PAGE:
Doctors and other health care professionals agree that walking is one of your best options for a regular exercise program. Occupational health specialists recommend walking for employees who spend too much time sitting at their desks.
Walking for 30 minutes, four or five days a week, helps you lose weight, and lowers the risk of heart disease and high blood pressure. Because walking is a low-impact activity, the chances of an injury are low compared to many other type of exercise.
Appropriate preparations reduces the chance of an injury, and make walks more effective and enjoyable. First and foremost, you must wear shoes with a wide heel counter to reduce the chances of a fall or sprain. You can buy shoes specifically designed for walking, but any lightweight, well-cushioned shoe works fine.
Because you will be exerting and expending energy, drink plenty of water. Take a bottle of water with you on hot days and long walks. Note that you can become dehydrated even in cold weather, too. Of course, you must dress for the weather. Wear breathable, dry-fit materials for humid days, and properly layered clothing during the cold season.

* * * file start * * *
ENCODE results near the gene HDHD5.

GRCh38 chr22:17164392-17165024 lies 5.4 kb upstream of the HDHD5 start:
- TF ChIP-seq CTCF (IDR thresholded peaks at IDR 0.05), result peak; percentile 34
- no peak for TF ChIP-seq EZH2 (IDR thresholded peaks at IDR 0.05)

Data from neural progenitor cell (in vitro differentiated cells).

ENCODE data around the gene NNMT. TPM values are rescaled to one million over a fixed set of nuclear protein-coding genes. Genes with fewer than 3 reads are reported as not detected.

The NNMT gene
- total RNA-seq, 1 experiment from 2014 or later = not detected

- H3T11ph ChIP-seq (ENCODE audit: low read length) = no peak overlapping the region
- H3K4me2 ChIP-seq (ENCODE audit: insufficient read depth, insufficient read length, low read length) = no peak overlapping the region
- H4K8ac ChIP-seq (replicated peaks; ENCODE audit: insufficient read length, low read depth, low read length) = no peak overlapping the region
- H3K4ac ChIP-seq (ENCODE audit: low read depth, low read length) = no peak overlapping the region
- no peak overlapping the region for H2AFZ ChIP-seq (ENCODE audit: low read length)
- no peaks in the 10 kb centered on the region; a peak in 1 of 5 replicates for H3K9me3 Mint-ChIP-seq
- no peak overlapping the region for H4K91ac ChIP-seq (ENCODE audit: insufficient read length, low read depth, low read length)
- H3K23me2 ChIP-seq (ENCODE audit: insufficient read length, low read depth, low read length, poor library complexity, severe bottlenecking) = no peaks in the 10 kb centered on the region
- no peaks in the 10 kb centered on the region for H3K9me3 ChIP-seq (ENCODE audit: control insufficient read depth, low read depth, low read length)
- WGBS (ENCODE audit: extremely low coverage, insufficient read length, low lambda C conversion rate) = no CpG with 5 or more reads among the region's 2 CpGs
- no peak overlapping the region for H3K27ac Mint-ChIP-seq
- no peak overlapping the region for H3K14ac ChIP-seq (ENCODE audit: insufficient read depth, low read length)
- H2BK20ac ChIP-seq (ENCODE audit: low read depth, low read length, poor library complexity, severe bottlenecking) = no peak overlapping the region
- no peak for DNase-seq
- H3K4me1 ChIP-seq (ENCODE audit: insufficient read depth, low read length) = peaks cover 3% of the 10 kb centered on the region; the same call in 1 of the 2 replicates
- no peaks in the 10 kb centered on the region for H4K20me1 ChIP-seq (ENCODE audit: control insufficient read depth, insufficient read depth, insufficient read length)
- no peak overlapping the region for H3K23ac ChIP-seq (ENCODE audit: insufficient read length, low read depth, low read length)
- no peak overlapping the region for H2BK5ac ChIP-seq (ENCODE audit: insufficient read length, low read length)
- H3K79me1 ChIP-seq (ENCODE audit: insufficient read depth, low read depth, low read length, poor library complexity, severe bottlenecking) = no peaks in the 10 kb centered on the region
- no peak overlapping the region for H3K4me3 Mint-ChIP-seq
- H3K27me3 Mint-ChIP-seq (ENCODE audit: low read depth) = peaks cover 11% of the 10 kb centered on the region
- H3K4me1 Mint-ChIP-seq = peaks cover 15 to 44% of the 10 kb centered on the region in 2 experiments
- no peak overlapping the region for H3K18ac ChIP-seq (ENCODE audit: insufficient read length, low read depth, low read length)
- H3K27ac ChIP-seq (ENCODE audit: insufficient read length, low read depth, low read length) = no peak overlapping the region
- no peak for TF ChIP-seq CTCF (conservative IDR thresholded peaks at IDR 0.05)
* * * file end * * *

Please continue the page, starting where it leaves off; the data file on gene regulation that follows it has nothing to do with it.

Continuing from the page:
Vary Your Walks
One of the most common enemy of working up a consistent schedule for daily walks would be the monotony of the routine. Plot out some variety to your workout schedule that will change the pace, the view, or even the time of your daily walk. This should help you avoid getting bored with the activity, and so will help you look forward to it more.
You may also vary your pace. One way to do this is to have one workout a week that you do at a more intensive or faster rate.
Make Walking Part of a Complete Physical Fitness Program
Walking mainly works your legs, your heart and your lungs. You need more for whole-body fitness. Should you prefer to upgrade to include strength training once or twice a week to your routine, seek professional advice from occupational health services like U.S. HealthWorks. With proper guidance, you should be able to safely conduct exercises that will strengthen your core muscles, and build muscle mass and strength in the arms and upper body.
Carrying hand weights when you walk can also work your upper body, but be careful not to carry too much. Start with one pound weights and don’t exceed 10 percent of your body weight. Do another activity for some sessions. For example, you might swim or go biking
one or two days a week to create a well-rounded fitness routine.
Walking for Health. NHS Choices.Beginning a Fitness Walking Program the Walking Site.